Sound route approved
The solution proposed by Statoil for protecting part of its Åsgard Transport pipeline has been accepted by Norway's Ministry of Fisheries.
The Åsgard Transport route across the Karm Sound.
This approval relates to the section of the new gas trunkline which will cross the heavily trafficked Karm Sound between the landfall site on Karmøy island north of Stavanger and Statoil's Kårstø gas treatment plant.
After conducting studies, the group has concluded that the pipeline must be shielded on both sides of the ship channel to guard against possible damage from sinking ships, emergency anchoring or groundings.
The pipe will be protected with gravel and concrete where it enters the water north of Hydro Aluminium's Karmøy plant and where it emerges on the Fosen peninsula on the other side.
Statoil has also applied to the county authorities under Norway's pollution control legislation for permission to carry out construction work in the sound.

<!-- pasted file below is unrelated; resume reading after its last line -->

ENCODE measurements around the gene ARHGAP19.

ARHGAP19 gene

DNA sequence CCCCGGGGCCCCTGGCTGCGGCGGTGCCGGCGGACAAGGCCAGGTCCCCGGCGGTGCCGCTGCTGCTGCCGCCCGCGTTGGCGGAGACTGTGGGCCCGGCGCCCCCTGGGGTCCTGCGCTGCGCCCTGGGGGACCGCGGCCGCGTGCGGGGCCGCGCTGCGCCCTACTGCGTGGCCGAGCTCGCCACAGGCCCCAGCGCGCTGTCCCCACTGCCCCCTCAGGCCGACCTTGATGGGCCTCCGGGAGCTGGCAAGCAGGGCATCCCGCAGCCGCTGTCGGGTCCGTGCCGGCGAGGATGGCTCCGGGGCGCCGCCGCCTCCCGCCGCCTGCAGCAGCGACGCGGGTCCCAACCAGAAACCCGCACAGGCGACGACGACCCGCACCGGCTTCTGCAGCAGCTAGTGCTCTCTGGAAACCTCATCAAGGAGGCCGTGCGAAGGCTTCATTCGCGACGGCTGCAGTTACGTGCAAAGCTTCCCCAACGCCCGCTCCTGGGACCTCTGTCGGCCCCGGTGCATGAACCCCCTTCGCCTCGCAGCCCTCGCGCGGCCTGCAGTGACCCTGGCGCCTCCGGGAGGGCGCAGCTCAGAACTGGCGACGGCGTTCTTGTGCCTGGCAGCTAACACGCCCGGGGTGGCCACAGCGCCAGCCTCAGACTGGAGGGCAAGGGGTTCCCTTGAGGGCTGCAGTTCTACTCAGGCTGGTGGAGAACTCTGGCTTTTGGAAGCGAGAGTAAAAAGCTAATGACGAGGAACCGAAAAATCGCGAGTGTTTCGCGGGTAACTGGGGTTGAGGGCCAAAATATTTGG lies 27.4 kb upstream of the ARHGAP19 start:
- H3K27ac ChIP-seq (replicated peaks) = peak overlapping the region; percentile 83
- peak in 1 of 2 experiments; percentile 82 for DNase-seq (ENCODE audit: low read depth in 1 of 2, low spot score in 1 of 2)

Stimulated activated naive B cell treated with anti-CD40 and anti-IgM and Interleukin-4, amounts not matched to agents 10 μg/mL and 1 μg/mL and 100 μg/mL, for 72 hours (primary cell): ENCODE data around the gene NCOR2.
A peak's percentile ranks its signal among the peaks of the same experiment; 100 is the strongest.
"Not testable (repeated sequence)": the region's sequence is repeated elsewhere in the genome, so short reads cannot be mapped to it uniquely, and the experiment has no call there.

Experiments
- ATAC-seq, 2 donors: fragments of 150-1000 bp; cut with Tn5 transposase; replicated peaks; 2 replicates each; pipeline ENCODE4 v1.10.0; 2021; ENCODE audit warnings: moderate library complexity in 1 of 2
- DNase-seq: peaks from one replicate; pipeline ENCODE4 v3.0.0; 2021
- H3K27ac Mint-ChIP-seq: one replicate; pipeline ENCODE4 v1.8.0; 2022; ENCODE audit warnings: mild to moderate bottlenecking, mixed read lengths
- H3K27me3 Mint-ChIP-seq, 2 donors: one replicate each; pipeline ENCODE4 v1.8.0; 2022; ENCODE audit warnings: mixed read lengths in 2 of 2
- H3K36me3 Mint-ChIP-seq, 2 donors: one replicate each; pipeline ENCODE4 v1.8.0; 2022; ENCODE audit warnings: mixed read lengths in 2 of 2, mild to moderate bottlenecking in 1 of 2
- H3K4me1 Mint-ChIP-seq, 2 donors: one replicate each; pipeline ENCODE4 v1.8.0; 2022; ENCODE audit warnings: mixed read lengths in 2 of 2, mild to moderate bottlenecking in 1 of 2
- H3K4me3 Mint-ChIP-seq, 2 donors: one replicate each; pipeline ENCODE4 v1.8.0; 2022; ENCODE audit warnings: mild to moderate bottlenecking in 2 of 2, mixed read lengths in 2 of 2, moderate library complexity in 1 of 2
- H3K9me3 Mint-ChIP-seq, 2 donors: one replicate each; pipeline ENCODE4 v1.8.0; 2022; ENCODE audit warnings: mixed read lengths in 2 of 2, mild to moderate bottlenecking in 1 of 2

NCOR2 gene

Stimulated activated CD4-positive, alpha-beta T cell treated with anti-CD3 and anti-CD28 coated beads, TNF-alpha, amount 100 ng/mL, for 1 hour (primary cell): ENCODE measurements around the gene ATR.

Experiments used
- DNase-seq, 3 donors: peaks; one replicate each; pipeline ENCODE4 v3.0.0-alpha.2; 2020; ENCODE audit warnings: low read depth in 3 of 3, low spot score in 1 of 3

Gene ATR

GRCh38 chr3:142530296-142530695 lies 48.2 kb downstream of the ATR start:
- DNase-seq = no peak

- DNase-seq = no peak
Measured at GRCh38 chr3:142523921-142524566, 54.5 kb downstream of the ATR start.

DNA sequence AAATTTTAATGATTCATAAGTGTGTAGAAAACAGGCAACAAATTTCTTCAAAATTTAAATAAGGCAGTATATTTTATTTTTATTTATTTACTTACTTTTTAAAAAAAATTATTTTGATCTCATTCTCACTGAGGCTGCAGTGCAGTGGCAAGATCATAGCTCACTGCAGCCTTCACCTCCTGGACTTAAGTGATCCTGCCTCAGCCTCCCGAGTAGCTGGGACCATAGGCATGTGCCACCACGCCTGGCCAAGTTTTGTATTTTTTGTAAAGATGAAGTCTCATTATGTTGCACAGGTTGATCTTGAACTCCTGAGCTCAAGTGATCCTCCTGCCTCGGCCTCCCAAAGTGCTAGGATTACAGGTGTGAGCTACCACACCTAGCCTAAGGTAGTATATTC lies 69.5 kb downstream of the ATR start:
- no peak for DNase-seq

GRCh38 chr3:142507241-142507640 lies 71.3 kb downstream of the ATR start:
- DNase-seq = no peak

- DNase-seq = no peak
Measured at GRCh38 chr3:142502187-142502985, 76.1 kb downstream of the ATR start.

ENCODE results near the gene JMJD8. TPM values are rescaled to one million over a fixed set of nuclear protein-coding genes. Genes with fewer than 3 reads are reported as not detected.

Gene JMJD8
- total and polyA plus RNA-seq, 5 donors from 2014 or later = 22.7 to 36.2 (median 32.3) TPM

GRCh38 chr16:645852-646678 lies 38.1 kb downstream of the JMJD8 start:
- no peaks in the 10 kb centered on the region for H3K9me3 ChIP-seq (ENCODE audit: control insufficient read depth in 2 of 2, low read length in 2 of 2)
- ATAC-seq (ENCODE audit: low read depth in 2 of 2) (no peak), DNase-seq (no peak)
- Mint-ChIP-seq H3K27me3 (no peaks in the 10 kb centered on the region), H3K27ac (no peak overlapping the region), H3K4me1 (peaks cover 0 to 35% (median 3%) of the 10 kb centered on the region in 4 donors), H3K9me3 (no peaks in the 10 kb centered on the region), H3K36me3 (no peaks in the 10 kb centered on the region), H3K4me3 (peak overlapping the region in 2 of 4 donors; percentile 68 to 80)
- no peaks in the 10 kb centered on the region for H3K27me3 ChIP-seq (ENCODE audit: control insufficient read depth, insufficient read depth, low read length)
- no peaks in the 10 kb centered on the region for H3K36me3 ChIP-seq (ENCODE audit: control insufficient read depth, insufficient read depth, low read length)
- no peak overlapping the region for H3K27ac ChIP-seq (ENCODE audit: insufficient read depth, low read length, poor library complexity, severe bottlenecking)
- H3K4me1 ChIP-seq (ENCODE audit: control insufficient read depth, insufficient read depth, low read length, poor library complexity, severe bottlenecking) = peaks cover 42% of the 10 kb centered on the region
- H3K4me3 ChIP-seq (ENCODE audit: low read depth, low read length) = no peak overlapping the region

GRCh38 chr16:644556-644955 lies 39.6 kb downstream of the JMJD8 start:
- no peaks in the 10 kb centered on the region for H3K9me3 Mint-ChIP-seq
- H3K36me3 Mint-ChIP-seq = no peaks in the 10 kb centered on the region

High concentrations of polluting polycyclic aromatic hydrocarbons (PAHs) and polychlorinated biphenyls (PCBs) have been found on the seabed around the pipeline route.
Circulated for comment by the county environmental department, Statoil's application outlines several measures to limit the spread of these pollutants.
The aim is to lay the line as carefully as possible, in part by minimising subsea trenching and blasting, says Henning Dale, project director for Åsgard Transport.
Statoil expects to start construction work on 1 May.
Running from the group's Åsgard field in the Norwegian Sea, the trunkline is due to be in operation by the second half of 2000.